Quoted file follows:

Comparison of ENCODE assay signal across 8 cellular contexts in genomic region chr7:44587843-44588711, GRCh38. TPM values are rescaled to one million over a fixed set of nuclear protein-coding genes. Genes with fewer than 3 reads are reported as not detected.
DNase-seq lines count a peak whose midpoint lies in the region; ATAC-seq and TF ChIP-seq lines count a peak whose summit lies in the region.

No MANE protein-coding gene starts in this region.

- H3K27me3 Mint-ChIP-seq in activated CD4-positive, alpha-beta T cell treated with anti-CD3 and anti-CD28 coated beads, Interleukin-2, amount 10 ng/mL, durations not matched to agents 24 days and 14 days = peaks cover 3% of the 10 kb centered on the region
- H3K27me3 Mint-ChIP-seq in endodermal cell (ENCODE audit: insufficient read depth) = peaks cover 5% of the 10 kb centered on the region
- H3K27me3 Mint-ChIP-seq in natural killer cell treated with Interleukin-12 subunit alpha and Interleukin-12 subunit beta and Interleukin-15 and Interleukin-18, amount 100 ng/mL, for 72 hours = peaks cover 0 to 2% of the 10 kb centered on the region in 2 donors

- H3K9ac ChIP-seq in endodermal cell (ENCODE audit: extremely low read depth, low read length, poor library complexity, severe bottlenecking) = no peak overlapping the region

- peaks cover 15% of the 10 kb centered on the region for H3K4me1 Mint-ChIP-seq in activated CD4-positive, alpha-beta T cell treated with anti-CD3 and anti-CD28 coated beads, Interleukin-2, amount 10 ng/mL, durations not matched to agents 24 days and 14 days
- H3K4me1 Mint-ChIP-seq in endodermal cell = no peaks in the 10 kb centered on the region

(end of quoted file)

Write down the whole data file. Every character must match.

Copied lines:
Comparison of ENCODE assay signal across 8 cellular contexts in genomic region chr7:44587843-44588711, GRCh38. TPM values are rescaled to one million over a fixed set of nuclear protein-coding genes. Genes with fewer than 3 reads are reported as not detected.
DNase-seq lines count a peak whose midpoint lies in the region; ATAC-seq and TF ChIP-seq lines count a peak whose summit lies in the region.

No MANE protein-coding gene starts in this region.

- H3K27me3 Mint-ChIP-seq in activated CD4-positive, alpha-beta T cell treated with anti-CD3 and anti-CD28 coated beads, Interleukin-2, amount 10 ng/mL, durations not matched to agents 24 days and 14 days = peaks cover 3% of the 10 kb centered on the region
- H3K27me3 Mint-ChIP-seq in endodermal cell (ENCODE audit: insufficient read depth) = peaks cover 5% of the 10 kb centered on the region
- H3K27me3 Mint-ChIP-seq in natural killer cell treated with Interleukin-12 subunit alpha and Interleukin-12 subunit beta and Interleukin-15 and Interleukin-18, amount 100 ng/mL, for 72 hours = peaks cover 0 to 2% of the 10 kb centered on the region in 2 donors

- H3K9ac ChIP-seq in endodermal cell (ENCODE audit: extremely low read depth, low read length, poor library complexity, severe bottlenecking) = no peak overlapping the region

- peaks cover 15% of the 10 kb centered on the region for H3K4me1 Mint-ChIP-seq in activated CD4-positive, alpha-beta T cell treated with anti-CD3 and anti-CD28 coated beads, Interleukin-2, amount 10 ng/mL, durations not matched to agents 24 days and 14 days
- H3K4me1 Mint-ChIP-seq in endodermal cell = no peaks in the 10 kb centered on the region